# Distribution of Log of Random Variable

1. Apr 8, 2008

### andrewcheong

Let X and Y be random variables.

X ~ N(u,s^2)
Y = r ln X, where r is a constant.

What is the distribution of Y?

(This is not a homework problem. It's just related to something I was curious about, and I can't figure out how to solve this, if it is solvable...)

2. Apr 8, 2008

### Mute

You know that

$$1 = \int_{-\infty}^{\infty}dx~\frac{1}{\sqrt{2\pi \sigma^2}} \exp\left[\left(\frac{x-\mu}{\sigma}\right)^2\right] = \int_{0}^{\infty}dx~\frac{2}{\sqrt{2\pi \sigma^2}} \exp\left[\left(\frac{x-\mu}{\sigma}\right)^2\right]$$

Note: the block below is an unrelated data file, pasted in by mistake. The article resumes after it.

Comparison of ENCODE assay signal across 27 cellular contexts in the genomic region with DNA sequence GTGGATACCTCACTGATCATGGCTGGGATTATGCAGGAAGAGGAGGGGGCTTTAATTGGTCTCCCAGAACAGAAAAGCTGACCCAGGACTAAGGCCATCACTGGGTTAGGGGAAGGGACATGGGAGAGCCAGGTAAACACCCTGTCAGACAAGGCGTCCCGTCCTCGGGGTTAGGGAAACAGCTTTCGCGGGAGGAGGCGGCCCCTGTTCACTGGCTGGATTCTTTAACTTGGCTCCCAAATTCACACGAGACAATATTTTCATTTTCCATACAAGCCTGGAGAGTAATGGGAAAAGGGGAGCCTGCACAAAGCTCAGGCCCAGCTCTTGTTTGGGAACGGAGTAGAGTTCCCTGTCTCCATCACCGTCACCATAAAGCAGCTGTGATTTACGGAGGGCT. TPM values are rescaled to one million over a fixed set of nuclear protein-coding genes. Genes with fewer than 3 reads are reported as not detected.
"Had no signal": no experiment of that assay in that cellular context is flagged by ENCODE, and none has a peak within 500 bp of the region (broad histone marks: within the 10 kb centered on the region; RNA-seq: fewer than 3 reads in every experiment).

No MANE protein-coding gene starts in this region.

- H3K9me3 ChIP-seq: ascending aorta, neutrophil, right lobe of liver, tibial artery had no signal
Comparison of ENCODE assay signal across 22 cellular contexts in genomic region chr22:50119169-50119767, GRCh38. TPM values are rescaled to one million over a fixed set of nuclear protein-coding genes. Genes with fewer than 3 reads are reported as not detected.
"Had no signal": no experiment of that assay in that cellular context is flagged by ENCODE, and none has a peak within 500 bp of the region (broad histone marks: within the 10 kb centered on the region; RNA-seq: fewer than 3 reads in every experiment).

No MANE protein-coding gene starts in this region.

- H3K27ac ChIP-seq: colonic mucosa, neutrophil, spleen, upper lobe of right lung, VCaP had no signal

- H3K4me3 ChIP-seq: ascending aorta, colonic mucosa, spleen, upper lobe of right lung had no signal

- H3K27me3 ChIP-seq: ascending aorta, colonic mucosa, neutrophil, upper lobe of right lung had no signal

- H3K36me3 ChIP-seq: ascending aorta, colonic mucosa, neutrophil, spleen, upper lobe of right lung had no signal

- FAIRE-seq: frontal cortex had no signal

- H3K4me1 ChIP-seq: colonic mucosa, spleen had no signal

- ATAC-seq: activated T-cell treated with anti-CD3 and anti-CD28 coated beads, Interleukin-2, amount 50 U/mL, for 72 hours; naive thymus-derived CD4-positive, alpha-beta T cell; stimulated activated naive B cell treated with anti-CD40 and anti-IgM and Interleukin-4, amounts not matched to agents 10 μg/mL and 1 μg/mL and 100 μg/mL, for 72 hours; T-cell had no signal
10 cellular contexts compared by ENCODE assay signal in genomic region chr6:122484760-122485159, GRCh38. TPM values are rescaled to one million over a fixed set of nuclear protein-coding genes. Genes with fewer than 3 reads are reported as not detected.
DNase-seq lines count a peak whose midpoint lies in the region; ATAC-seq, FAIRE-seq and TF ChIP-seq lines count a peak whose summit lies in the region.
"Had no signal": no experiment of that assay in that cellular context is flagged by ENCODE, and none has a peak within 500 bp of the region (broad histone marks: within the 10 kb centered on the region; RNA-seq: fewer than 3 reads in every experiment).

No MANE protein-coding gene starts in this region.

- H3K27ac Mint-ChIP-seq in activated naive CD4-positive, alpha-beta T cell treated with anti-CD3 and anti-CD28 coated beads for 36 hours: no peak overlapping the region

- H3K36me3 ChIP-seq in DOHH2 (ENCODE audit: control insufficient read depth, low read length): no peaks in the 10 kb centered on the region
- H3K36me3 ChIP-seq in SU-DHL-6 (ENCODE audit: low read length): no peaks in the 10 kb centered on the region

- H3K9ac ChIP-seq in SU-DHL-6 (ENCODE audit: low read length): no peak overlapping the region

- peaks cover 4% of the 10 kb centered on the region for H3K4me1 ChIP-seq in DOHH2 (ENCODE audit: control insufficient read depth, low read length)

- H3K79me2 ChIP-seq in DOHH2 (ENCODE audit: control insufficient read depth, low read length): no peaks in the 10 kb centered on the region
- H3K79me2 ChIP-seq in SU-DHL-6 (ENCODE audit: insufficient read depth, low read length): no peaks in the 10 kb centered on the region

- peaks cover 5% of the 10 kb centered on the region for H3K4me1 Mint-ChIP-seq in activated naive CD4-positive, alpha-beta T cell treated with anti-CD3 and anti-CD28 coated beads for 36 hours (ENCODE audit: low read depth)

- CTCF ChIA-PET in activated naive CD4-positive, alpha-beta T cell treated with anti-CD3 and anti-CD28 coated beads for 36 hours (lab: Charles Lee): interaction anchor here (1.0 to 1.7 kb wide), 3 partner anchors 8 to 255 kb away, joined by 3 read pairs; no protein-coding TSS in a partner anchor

So, make a change of variables $y = r \ln x$. The lower limit x = 0 becomes y = -\infty and the upper limit remains infinity. $dy = r dx/x = r dx e^{-y/r}$

Hence,

$$1 = \int_{-\infty}^{\infty}dy~\frac{2e^{y/r}}{r\sqrt{2\pi \sigma^2}} \exp\left[\left(\frac{e^{y/r}-\mu}{\sigma}\right)^2\right]$$

The integrand is thus the probability density function for y. Note that the distribution is only valid for values of x zero or greater, as y is not defined for x < 0. This is why in the first line I used the evenness of the gaussian integrand to write it in terms of x > 0 only.